Patience is calmly bearing or enduring delay, disappointment, pain, and sorrow. It is a deep confidence in God’s providence and the willingness to persevere even in the face of loss and failure. Clement speaks of patience as an “interiorized monasticism.” It is not resignation but the awareness that truly Christ is risen from the dead and is with us moment to moment, no matter where we go or what we are enduring. Do I imagine I am alone? That I am God-forsaken? Do I resent delays? Do I give up when there are too many obstacles? Do I tend to do things in a hurry? Am I easily annoyed with others? Do I get angry when I don’t get my way?
Love is the quality most needed. In speaking of God, while no word is adequate, none is truer than to say that God is love. “God so loved the world that He sent his only begotten Son,” writes Saint John (Jn 3:16). Love of its nature inspires whole-hearted giving, an eagerness to serve, care of words, humility, and patience. It is self-giving, even a death to self. We are taught by Christ not only to love our friends but also our enemies, for without love there is no way to overcome enmity, as he shows us with his own life. Much more than a sentiment, love is an attitude of caring for the well-being and salvation of others. Do I tend to put my needs and desires first? Do I pray for those I fear or hate? Does it disturb me to think that a person I do not like is also God’s child and bears the Divine Image? Do I look for ways to help others even if they are strangers?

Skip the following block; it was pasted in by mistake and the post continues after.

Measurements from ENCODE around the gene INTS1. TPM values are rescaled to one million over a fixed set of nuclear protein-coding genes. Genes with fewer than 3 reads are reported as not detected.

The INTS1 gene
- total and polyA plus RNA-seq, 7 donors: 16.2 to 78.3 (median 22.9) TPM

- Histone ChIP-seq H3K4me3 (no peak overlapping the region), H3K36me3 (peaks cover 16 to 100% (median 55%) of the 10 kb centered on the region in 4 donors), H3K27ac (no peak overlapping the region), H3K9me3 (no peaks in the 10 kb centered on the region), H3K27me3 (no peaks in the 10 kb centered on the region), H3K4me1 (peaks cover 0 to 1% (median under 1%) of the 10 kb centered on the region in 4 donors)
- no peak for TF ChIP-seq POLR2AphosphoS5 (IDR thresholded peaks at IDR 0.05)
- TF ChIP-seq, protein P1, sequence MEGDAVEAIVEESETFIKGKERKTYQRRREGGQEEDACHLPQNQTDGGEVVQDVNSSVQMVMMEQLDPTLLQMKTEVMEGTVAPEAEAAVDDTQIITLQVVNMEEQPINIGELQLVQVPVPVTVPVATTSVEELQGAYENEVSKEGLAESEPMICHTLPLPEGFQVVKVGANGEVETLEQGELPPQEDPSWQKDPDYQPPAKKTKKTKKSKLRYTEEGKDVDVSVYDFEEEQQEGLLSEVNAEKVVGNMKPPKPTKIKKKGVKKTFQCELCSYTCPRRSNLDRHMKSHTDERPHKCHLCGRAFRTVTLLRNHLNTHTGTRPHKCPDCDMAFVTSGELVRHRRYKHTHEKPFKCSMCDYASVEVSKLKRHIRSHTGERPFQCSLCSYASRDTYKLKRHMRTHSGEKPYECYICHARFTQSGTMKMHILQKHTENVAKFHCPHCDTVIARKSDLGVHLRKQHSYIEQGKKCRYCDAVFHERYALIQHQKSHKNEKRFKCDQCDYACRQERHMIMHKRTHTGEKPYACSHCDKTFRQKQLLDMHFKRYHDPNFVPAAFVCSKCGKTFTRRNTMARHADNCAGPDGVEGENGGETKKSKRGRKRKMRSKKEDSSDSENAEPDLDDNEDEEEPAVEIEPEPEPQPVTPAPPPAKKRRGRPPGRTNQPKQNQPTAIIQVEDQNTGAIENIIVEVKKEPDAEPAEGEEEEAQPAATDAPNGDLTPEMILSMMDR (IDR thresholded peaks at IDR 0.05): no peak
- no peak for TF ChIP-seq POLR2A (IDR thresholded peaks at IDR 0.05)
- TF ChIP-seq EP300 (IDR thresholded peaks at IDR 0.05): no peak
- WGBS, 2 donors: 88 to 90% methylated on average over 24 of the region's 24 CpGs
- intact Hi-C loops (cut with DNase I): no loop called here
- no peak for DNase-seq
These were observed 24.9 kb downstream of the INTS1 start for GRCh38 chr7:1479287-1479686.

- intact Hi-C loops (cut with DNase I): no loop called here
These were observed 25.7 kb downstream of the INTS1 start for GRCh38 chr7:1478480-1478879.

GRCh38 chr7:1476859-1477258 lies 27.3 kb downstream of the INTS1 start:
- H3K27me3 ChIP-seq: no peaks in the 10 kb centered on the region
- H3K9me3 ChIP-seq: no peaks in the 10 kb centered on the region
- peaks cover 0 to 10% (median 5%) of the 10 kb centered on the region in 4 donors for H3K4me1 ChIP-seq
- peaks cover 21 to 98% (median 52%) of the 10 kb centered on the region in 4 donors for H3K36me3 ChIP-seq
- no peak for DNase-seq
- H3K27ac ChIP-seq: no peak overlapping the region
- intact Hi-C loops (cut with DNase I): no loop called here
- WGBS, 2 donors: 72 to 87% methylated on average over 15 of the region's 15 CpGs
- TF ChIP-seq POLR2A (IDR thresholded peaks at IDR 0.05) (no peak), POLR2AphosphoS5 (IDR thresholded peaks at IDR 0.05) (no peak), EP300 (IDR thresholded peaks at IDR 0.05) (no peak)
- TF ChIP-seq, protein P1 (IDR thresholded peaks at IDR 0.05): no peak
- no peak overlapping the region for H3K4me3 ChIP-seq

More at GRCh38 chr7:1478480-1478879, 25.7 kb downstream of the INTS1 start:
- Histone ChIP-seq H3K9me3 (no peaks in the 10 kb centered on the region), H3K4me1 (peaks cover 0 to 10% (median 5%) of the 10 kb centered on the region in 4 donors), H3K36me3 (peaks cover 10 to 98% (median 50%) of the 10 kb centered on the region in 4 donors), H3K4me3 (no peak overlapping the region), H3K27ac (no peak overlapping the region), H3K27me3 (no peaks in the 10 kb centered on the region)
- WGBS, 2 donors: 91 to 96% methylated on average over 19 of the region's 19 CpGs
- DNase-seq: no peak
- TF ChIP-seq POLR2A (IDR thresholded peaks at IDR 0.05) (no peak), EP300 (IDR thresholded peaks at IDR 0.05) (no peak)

“O Lord and King, grant to me to see my own faults and not to condemn my brother and sister. For you are blessed unto the ages of ages.”
Twice in this prayer God is addressed as Lord, once as Master, and once as King. This is Saint Ephraim’s way of helping us address our Creator in a spirit of respect and obedience. It may not be our desire to serve others or put their needs before our own, but if this is what God asks of us, we work to convert ourselves to living as God wishes. We especially ask God to make us aware of our own faults and sins rather than judge others. After all, at the Last Judgment I will be judged for my own sins, not the sins others committed, except to the extent that others sinned because I sinned. Do I care more about what is wrong with other people than what is wrong with myself? Do I look down on those who appear to have an even less ordered life than mine? Do I regard myself as not so bad because there are others who are worse?